Have you ever spent Christmas in a tent?

In The Gold Rush Christmas, Michelle Ule takes brother-sister twins and the boy-next-door to 1897 Skagway, Alaska where they meant to enjoy the season in the newly-constructed Union Church. Searching for a missionary father, however, lands them in a Tlingit cedar long house for a lesson in how to present the gospel in a way anyone could understand.

Who can beat salmon for Christmas dinner, even if eaten off a plank?

Interested in Christmas spent in novel ways, surprising settings, heroes and heroines filled with love and pluck? Why not try the nine stories found in A Pioneer Christmas Collection?

Please come back to my blog, and visit my co-authors, for more story tidbits, author interviews, and giveaways!

12 Days of A Pioneer Christmas

Monday, August 19 12 Days of Christmas Introduction
Tuesday, August 20 Cynthia Hickey on
Wednesday, August 21 Kathleen Fuller on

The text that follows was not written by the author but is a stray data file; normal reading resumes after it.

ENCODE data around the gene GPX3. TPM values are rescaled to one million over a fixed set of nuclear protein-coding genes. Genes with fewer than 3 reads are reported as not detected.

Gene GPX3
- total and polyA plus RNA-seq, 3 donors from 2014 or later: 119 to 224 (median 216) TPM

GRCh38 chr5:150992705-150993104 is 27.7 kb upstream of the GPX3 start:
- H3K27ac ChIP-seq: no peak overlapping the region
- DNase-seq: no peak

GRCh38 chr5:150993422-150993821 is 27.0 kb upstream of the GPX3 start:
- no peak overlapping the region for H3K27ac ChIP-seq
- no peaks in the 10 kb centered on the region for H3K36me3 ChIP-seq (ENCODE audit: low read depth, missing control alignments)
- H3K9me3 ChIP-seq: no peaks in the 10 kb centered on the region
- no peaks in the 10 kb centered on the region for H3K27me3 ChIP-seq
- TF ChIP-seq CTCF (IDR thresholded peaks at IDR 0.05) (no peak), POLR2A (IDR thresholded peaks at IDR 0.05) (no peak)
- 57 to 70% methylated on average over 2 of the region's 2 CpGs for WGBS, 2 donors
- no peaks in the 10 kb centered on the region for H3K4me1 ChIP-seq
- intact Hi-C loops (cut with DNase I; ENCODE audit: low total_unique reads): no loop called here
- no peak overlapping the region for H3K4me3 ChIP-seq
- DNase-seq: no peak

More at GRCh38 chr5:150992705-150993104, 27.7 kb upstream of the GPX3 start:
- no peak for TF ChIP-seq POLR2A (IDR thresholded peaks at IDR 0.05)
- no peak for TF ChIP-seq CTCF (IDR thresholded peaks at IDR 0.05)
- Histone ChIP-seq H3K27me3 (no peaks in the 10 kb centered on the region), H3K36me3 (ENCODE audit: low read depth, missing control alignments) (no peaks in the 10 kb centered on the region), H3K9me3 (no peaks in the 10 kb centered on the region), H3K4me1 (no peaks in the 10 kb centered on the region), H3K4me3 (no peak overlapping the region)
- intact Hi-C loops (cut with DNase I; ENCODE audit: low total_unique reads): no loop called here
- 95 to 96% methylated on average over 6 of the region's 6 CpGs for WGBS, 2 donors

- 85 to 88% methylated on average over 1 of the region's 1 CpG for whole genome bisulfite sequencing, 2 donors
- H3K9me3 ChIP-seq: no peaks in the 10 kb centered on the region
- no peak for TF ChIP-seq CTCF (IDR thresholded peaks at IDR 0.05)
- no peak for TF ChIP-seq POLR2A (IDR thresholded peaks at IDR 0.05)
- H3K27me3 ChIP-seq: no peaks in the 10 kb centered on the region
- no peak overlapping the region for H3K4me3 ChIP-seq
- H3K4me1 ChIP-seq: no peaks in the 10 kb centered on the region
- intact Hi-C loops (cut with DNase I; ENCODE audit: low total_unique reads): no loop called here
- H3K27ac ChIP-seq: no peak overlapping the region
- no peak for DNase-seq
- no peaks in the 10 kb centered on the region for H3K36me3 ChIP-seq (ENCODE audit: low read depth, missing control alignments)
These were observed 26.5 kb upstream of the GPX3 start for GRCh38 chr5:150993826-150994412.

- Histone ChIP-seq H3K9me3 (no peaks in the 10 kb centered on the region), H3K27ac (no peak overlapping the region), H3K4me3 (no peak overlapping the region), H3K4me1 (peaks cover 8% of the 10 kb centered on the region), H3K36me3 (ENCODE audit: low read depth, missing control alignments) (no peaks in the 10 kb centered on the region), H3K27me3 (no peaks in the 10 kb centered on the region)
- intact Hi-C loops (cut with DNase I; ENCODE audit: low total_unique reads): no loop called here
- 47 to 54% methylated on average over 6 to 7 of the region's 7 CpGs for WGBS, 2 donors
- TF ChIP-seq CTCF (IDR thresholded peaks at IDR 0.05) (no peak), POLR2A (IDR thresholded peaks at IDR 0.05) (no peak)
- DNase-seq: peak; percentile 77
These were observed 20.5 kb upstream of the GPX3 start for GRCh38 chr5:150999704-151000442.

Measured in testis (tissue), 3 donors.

Thursday, August 22 Michelle Ule on
Friday, August 23 Marcia Gruver on Yielded Quill
Saturday, August 24 Shannon McNear on
Monday, August 26 Lauraine Snelling on
Tuesday, August 27 Kathleen Fuller on
Wednesday, August 28 Vickie McDonough on
Thursday, August 29 Anna Urquhart on The Silent Isle
Friday, August 30 Michelle Ule on Colonial Quills
Saturday, August 31 Michelle Ule on

Sunday, September 1

A Pioneer Christmas Collection Release!!

a Rafflecopter giveaway


  1. Congrats again on being included in the Pioneer Christmas collection! I can't wait to read the stories.

  2. Thanks so much, Jen! I'm so excited to see it finally in print. :-)

  3. This looks like such a great collection! I can't wait to read your story, Shannon. You know I already love the sound of it!

  4. Thanks so much, Carla. I hope you like it!

  5. I am looking forward to reading this book, thank you for the chance to win a copy.